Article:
1. Knowledge can only be volunteered, it cannot be conscripted
  2. We only know what we know when we need to know it
  3. In the context of real need, few people will withhold their knowledge
  4. The way we know things is not the way we report we know things
  5. We always know more than we can say, and we will always say more than we can write down

These principles are still as relevant today as when they were created over a decade ago. Trying to capture what people know, without taking Dave’s principles into account, is going to affect both the quantity and quality of any captured knowledge.

Beyond these people-related aspects of knowledge management understanding, there are other common barriers to knowledge management success. Many of these knowledge management issues relate to the successful design, implementation, and use of enabling technology. For example, where it’s incorrectly assumed that:

  1. Knowledge management can just be bolted on to existing ways of working
  2. Knowledge capture is the hardest part of knowledge management
  3. The introduction of new knowledge management technology is enough for knowledge-sharing success
  4. All knowledge management technologies are born equal
  5. End users will automatically adopt and use self-service and self-help technologies/capabilities (because they do so in their personal lives)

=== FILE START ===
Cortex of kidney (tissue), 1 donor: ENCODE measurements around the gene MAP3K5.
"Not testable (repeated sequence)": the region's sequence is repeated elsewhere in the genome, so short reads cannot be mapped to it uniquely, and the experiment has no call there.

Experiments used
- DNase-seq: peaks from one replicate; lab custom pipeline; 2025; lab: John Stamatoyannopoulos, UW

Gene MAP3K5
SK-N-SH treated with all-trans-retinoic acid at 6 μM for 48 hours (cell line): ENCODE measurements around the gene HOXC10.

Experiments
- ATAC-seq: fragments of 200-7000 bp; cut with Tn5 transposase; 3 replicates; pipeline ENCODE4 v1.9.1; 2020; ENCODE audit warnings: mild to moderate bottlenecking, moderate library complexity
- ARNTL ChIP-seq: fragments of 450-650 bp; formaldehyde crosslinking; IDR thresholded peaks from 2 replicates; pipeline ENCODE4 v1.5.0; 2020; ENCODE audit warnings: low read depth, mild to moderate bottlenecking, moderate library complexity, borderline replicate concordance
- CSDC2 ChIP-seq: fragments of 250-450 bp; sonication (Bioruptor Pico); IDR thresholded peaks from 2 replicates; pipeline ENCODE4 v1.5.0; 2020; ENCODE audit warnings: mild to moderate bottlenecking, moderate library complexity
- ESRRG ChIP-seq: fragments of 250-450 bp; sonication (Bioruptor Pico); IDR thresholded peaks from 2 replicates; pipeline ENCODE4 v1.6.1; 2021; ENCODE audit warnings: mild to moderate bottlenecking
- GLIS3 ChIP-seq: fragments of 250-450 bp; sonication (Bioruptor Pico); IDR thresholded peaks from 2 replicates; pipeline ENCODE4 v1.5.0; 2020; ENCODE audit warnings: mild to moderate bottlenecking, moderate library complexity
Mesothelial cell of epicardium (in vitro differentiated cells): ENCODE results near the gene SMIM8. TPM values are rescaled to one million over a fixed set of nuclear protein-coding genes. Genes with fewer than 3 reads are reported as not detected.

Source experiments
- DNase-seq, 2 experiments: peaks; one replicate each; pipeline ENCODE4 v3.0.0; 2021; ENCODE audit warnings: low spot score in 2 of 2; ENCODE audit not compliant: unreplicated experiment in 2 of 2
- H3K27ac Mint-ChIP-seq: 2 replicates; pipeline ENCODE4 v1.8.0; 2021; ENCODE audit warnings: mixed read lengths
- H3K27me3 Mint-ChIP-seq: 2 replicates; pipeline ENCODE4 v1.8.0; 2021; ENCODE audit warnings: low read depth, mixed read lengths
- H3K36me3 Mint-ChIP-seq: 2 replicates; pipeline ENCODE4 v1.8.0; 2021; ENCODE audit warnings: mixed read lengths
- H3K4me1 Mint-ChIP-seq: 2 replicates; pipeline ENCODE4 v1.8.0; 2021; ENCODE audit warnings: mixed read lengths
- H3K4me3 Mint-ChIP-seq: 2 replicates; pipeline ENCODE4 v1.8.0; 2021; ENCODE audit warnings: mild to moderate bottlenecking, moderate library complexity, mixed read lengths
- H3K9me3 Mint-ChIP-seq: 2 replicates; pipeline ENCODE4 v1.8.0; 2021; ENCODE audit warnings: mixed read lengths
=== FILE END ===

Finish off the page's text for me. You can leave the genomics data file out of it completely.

There are of course other potential root causes that might have adversely impacted or will adversely impact your organization’s and IT service desk’s use of knowledge management capabilities,  including the enabling technology itself. But a more important list to consider is of the actions that should be taken to put your knowledge management issues right.

7 Tips for Getting Knowledge Management Right for Self-Service

If you’d like to find out more about the actions that should be taken with knowledge management issues, please watch this webinar: “7 Tips for Getting Knowledge Management Right for Self-Service.” I teamed up with EasyVista to explain how to create the best possible knowledge management environment for self-service success. For more details and to watch it, please click here:

This 2018 knowledge management issues article was updated in 2023, if you would like to read more about ITSM and ITIL, the following ITSM.tools articles might be helpful…

Stephen Mann

Principal Analyst and Content Director at the ITSM-focused industry analyst firm ITSM.tools. Also an independent IT and IT service management marketing content creator, and a frequent blogger, writer, and presenter on the challenges and opportunities for IT service management professionals.

Previously held positions in IT research and analysis (at IT industry analyst firms Ovum and Forrester and the UK Post Office), IT service management consultancy, enterprise IT service desk and IT service management, IT asset management, innovation and creativity facilitation, project management, finance consultancy, internal audit, and product marketing for a SaaS IT service management technology vendor.